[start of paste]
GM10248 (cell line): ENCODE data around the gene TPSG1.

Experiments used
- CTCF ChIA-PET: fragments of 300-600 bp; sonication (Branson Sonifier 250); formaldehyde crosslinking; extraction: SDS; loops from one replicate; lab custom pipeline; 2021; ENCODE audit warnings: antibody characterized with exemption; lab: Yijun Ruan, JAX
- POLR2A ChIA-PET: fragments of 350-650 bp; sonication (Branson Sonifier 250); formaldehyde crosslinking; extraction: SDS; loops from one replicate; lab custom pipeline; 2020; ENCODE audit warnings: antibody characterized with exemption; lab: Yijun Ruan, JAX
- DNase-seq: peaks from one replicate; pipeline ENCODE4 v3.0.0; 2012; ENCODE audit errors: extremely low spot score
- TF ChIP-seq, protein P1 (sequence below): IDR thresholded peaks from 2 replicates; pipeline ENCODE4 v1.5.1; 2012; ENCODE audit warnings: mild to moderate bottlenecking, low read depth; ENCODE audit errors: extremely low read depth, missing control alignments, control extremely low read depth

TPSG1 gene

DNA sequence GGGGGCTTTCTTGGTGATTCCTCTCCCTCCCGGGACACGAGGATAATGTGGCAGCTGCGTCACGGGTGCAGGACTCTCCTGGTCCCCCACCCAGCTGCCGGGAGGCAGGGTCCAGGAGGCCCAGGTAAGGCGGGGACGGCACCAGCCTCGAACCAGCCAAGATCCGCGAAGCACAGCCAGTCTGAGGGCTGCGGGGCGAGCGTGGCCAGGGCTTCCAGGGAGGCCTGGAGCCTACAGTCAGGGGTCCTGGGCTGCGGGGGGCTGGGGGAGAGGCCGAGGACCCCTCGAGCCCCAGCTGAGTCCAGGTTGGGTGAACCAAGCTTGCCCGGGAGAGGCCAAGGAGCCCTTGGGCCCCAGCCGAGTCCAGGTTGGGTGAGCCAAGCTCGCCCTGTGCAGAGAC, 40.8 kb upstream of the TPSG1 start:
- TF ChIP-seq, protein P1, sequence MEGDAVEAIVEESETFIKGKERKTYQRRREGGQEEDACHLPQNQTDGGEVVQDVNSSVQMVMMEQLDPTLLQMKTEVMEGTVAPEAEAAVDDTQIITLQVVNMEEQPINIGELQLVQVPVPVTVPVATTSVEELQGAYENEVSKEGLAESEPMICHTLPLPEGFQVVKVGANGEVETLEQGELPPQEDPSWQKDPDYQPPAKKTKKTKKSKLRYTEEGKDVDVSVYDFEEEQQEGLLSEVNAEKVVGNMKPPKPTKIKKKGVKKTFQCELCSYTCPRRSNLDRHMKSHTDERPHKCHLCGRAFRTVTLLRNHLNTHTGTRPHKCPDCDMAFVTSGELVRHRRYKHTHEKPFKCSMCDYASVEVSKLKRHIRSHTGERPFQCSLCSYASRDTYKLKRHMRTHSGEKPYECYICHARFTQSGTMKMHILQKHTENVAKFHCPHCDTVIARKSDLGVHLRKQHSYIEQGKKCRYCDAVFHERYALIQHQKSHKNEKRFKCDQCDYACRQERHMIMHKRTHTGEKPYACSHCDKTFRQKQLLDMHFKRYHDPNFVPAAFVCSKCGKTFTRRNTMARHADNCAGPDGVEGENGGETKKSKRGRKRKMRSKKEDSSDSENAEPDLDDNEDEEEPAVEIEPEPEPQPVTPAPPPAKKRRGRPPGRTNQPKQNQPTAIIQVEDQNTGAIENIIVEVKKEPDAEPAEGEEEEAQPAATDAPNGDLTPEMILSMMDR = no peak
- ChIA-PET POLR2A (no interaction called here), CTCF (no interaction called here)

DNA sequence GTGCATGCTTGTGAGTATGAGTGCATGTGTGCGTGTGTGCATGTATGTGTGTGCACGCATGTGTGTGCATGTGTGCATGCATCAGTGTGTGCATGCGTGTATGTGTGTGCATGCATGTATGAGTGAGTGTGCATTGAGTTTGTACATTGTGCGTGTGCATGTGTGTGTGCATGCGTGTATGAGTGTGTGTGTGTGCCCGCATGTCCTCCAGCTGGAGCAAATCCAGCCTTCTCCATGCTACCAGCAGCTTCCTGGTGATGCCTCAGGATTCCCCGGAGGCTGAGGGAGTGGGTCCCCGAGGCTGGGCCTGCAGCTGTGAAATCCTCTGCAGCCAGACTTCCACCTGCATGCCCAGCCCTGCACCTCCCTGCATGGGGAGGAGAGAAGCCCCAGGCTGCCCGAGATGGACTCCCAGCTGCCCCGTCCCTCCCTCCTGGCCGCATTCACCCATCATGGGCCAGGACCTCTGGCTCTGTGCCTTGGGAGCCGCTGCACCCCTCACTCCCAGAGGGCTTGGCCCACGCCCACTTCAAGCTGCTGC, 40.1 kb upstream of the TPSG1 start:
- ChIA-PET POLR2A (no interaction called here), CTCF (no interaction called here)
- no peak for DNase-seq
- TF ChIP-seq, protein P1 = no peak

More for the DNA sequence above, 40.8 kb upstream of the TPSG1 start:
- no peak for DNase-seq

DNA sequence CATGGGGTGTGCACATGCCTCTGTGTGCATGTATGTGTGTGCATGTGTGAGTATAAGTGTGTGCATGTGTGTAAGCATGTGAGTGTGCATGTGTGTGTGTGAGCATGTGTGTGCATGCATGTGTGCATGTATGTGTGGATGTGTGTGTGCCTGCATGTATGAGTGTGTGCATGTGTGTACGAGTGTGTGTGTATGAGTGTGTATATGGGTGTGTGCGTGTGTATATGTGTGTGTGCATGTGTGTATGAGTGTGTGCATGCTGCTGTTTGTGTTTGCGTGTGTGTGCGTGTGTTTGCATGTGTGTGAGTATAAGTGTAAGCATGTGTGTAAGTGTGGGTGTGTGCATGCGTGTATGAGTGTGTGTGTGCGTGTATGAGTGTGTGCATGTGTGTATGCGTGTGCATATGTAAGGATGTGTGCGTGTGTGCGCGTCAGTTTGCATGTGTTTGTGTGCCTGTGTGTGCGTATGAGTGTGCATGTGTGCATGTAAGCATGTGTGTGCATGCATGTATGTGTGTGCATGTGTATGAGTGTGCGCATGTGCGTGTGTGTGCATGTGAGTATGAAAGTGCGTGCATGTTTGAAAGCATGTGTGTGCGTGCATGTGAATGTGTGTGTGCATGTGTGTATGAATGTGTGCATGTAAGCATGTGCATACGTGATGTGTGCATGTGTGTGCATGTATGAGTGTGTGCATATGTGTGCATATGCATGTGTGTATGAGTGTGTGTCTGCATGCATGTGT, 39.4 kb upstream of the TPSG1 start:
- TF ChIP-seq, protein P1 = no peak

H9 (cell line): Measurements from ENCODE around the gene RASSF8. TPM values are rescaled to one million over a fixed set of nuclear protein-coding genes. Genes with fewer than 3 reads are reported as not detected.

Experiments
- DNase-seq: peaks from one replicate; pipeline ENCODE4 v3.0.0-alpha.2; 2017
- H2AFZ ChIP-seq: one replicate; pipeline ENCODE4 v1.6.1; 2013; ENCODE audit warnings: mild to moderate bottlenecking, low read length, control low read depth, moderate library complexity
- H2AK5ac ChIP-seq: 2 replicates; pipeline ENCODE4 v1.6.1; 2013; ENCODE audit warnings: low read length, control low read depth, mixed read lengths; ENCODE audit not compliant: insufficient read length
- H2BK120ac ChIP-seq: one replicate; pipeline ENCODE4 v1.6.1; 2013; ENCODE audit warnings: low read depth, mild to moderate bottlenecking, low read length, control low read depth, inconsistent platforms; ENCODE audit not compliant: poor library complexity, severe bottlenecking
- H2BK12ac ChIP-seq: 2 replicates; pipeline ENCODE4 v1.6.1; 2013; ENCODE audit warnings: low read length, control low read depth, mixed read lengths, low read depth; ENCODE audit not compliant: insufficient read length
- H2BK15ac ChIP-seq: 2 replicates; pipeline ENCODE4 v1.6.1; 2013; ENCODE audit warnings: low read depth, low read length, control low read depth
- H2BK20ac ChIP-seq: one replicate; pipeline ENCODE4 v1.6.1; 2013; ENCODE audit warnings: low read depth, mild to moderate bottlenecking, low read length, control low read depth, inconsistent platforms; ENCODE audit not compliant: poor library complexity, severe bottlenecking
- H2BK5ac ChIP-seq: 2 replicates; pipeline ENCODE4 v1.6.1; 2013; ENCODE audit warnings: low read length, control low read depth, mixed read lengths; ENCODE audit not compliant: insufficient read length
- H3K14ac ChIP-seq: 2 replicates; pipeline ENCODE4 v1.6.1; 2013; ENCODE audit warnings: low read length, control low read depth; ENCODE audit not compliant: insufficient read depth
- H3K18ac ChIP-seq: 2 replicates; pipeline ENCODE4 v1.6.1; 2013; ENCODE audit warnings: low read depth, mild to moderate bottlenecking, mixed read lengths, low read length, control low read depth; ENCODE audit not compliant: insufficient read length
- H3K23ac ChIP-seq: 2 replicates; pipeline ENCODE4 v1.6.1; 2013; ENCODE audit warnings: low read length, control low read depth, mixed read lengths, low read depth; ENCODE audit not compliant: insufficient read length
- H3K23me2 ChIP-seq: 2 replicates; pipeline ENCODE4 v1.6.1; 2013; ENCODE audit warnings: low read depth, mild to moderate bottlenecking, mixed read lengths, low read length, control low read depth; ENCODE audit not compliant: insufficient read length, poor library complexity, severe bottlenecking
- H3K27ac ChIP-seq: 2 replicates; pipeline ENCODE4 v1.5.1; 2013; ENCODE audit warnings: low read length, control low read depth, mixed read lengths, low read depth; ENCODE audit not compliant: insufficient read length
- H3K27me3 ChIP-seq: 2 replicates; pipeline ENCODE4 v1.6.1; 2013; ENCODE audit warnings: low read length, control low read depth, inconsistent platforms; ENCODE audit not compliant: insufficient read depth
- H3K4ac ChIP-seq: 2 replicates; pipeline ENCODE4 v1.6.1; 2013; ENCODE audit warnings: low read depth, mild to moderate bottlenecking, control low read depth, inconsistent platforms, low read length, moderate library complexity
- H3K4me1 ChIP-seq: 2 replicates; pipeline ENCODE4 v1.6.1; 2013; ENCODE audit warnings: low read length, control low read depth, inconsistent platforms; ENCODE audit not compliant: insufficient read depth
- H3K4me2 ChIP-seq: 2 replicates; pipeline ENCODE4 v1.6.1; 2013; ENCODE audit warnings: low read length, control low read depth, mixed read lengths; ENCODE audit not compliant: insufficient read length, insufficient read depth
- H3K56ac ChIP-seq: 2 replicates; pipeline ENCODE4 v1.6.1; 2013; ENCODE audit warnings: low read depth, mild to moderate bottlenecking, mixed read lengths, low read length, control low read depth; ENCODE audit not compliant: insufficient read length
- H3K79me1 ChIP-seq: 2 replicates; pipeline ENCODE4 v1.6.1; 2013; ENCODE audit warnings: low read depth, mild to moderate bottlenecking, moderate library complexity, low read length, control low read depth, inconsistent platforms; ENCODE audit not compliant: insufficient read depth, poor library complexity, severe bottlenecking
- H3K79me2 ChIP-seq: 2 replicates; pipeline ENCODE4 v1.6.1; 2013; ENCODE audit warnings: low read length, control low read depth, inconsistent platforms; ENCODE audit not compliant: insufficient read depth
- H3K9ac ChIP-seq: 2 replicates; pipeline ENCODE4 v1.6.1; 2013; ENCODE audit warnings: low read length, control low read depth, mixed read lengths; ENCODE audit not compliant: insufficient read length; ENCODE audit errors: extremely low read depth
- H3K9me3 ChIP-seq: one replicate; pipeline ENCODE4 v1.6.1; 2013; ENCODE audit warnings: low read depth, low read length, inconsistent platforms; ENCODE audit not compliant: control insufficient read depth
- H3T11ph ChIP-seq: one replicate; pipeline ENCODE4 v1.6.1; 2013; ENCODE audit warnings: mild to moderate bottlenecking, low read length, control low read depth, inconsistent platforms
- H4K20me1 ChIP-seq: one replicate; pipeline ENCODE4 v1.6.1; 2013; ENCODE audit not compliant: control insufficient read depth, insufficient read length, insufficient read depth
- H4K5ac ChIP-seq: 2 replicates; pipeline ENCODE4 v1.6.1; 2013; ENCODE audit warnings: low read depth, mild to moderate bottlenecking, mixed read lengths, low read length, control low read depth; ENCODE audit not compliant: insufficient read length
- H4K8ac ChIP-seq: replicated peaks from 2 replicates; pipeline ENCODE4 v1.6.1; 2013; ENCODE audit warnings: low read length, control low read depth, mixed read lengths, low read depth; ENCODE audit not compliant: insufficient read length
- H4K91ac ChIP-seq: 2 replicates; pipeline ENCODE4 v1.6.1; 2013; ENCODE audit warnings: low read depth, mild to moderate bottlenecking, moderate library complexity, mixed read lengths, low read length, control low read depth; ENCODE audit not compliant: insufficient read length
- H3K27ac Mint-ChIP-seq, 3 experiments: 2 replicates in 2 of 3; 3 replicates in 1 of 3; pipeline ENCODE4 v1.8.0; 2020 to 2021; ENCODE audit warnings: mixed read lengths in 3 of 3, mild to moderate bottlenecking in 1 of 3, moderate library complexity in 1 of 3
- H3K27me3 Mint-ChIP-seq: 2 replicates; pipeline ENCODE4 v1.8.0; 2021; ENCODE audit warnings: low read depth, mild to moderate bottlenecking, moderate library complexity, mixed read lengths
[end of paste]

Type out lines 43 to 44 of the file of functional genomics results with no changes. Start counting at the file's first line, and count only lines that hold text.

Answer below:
- H3T11ph ChIP-seq: one replicate; pipeline ENCODE4 v1.6.1; 2013; ENCODE audit warnings: mild to moderate bottlenecking, low read length, control low read depth, inconsistent platforms
- H4K20me1 ChIP-seq: one replicate; pipeline ENCODE4 v1.6.1; 2013; ENCODE audit not compliant: control insufficient read depth, insufficient read length, insufficient read depth